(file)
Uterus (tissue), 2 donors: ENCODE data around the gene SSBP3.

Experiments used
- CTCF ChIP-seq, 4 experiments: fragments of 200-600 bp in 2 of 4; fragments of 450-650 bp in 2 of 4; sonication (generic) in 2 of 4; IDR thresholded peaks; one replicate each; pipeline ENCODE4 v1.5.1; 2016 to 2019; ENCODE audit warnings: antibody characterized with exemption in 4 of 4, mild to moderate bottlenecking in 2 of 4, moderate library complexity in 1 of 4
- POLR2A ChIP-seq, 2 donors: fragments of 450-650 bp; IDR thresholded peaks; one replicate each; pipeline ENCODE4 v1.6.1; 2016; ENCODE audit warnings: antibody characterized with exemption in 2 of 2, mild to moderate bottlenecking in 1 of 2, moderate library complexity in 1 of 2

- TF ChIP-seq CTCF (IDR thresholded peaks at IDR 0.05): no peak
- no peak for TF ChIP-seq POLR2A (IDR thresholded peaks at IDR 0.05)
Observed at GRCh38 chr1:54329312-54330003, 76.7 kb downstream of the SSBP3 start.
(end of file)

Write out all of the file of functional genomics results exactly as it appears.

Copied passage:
Uterus (tissue), 2 donors: ENCODE data around the gene SSBP3.

Experiments used
- CTCF ChIP-seq, 4 experiments: fragments of 200-600 bp in 2 of 4; fragments of 450-650 bp in 2 of 4; sonication (generic) in 2 of 4; IDR thresholded peaks; one replicate each; pipeline ENCODE4 v1.5.1; 2016 to 2019; ENCODE audit warnings: antibody characterized with exemption in 4 of 4, mild to moderate bottlenecking in 2 of 4, moderate library complexity in 1 of 4
- POLR2A ChIP-seq, 2 donors: fragments of 450-650 bp; IDR thresholded peaks; one replicate each; pipeline ENCODE4 v1.6.1; 2016; ENCODE audit warnings: antibody characterized with exemption in 2 of 2, mild to moderate bottlenecking in 1 of 2, moderate library complexity in 1 of 2

- TF ChIP-seq CTCF (IDR thresholded peaks at IDR 0.05): no peak
- no peak for TF ChIP-seq POLR2A (IDR thresholded peaks at IDR 0.05)
Observed at GRCh38 chr1:54329312-54330003, 76.7 kb downstream of the SSBP3 start.